Best Factory audit visits occasionally throw up unexpected gems. J F Renshaw's 60,000 sq-ft factory, on an eight-acre site in a depressed area of Liverpool, is one such. It was not always so vibrant. Founded in 1898, Renshaw is one of the oldest names in British baking, and became well known for its dried almond and marzipan products. But by the late 1980s the business was in decay and substantial restructuring was required.
A new owner, a privately-owned German baking group, has invested heavily in the company, spending some £14 million in total. Money has been poured into machinery, rationalisation and new premises, and brought about considerable improvements in efficiency. The former plant in south London, which was hugely labour-intensive - since many of its processes were carried out by hand - has been closed down. As a result of automation, 24 people in Liverpool now produce more marzipan than 85 did in Mitcham. Overall, numbers have shrivelled from 500 to 200. Output has soared 30% since 1991, labour cost per tonne has declined by 37%, and absenteeism is down by a fifth.
Investment has also gone into development of new products to exploit the company's name and brand strength. The traditional almond and marzipan now generate just under 50% of sales, with cherries and various sugar pastes for cake decoration accounting for the greater proportion. New products are first launched under Renshaw's name, then, if successful, offered as own-label products to retailers. 'The margins are lower but the volumes are higher, and we can vary the ingredient mix to meet a price point,' explains MD Jeremy Hamer.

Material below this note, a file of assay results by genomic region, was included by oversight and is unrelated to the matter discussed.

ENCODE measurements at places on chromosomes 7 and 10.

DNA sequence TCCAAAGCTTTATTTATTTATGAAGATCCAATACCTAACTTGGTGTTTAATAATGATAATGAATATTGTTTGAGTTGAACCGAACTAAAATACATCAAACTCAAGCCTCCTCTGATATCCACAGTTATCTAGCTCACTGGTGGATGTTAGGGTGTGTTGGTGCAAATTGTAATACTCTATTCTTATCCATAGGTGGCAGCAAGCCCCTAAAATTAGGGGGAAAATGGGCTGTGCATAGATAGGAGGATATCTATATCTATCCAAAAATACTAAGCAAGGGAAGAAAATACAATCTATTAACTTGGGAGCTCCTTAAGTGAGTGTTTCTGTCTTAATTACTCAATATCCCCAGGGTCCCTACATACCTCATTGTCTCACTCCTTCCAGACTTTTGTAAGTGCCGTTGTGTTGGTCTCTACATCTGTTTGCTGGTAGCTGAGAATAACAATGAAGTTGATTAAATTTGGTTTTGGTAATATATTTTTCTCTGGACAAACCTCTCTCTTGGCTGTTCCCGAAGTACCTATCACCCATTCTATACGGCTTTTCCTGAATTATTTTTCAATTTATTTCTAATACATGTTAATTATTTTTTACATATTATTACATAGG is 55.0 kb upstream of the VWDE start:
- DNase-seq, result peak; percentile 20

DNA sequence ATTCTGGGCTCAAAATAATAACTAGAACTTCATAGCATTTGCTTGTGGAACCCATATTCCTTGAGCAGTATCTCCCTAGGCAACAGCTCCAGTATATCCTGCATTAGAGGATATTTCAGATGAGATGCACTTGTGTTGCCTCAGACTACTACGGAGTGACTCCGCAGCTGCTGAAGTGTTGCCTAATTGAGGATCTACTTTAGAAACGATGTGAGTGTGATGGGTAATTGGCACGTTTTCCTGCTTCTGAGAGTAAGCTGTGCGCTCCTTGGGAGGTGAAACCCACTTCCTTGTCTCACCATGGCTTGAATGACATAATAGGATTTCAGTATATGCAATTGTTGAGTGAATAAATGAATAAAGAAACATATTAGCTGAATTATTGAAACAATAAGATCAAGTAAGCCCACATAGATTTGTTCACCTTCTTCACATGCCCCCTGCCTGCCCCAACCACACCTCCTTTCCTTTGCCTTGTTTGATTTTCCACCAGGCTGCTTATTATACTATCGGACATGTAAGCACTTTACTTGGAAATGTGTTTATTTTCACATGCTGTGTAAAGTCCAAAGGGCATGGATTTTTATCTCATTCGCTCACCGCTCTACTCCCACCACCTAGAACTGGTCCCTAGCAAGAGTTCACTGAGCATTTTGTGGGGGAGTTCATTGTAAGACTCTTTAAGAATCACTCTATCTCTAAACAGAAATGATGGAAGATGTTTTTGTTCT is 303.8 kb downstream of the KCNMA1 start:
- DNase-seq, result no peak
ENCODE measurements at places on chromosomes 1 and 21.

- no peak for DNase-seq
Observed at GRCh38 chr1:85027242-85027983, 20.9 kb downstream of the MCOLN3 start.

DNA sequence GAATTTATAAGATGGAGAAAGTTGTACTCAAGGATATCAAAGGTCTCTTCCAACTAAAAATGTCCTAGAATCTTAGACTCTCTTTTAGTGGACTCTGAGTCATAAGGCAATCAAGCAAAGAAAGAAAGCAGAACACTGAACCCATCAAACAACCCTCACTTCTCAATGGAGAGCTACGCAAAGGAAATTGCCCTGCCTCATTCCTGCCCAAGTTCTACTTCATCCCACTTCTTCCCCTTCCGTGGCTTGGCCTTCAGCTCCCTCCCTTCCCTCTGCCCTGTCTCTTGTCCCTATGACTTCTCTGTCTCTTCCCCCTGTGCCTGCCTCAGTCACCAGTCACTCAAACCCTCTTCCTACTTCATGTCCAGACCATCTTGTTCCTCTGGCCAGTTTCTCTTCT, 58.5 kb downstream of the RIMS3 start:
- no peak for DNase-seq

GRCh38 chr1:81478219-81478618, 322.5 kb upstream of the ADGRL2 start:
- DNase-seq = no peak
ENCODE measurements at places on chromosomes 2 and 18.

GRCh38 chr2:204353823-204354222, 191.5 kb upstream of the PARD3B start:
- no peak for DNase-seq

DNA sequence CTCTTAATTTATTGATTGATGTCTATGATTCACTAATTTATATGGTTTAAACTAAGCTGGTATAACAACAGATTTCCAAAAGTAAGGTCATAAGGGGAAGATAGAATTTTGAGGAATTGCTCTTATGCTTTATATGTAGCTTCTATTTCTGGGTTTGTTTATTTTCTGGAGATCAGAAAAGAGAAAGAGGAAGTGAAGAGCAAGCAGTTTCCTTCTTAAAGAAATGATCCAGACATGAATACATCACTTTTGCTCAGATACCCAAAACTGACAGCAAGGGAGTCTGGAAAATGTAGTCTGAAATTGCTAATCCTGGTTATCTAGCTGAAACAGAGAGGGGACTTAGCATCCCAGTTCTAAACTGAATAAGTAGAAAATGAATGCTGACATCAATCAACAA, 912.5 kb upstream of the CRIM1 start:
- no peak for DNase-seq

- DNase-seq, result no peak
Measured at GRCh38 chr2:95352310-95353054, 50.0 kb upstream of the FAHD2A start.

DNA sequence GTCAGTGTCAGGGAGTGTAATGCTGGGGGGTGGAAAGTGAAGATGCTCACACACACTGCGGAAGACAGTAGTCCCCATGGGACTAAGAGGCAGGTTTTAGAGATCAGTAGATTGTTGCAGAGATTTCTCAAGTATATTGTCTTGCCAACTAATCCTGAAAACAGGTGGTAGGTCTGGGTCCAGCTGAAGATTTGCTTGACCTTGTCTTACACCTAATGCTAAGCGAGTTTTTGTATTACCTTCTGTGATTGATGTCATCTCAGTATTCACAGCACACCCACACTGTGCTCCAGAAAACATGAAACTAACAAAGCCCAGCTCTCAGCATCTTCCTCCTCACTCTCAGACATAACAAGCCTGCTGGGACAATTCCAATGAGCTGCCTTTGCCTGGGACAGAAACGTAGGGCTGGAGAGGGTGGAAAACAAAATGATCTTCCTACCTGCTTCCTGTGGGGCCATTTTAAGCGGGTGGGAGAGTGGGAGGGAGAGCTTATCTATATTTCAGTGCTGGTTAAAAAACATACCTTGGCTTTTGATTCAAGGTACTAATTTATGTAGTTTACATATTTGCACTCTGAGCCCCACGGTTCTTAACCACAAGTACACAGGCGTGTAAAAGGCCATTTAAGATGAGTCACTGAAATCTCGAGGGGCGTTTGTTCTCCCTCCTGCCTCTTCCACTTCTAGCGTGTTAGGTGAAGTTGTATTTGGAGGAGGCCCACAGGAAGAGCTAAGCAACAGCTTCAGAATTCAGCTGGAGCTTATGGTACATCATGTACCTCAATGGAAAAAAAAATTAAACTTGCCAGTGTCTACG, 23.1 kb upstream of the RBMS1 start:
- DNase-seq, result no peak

Flexibility of this kind is an important factor at Renshaw. The company insists on retaining its own distribution fleet, for example, in order to provide the level of service which it believes the market wants.
The results speak for themselves. 'This year, every Christmas cake on sale in the big multiple chains will have our marzipan on it,' says Hamer.
Regional Award: North West
BNFL, an international company based in northwest England and southern Scotland, makes a major contribution to the economy and employment sector both locally and nationally. Its successful track record in the nuclear fuel cycle services business is reinforced by a proven capability in the manufacture of fuel products, the transport and reprocessing of spent fuel, as well as the safe management of radioactive wastes.
BNFL is a quality-driven business backed by sustained investment in research and development, which is aimed at maintaining the company's technological lead in an increasingly competitive marketplace.
Activity: Manufacture of nut and sugar pastes
Task: To supply branded pastes and own-label equivalents to bakeries and retail chains.
Size: 200 employees
Outstanding Features: Process technology, product development, quality control.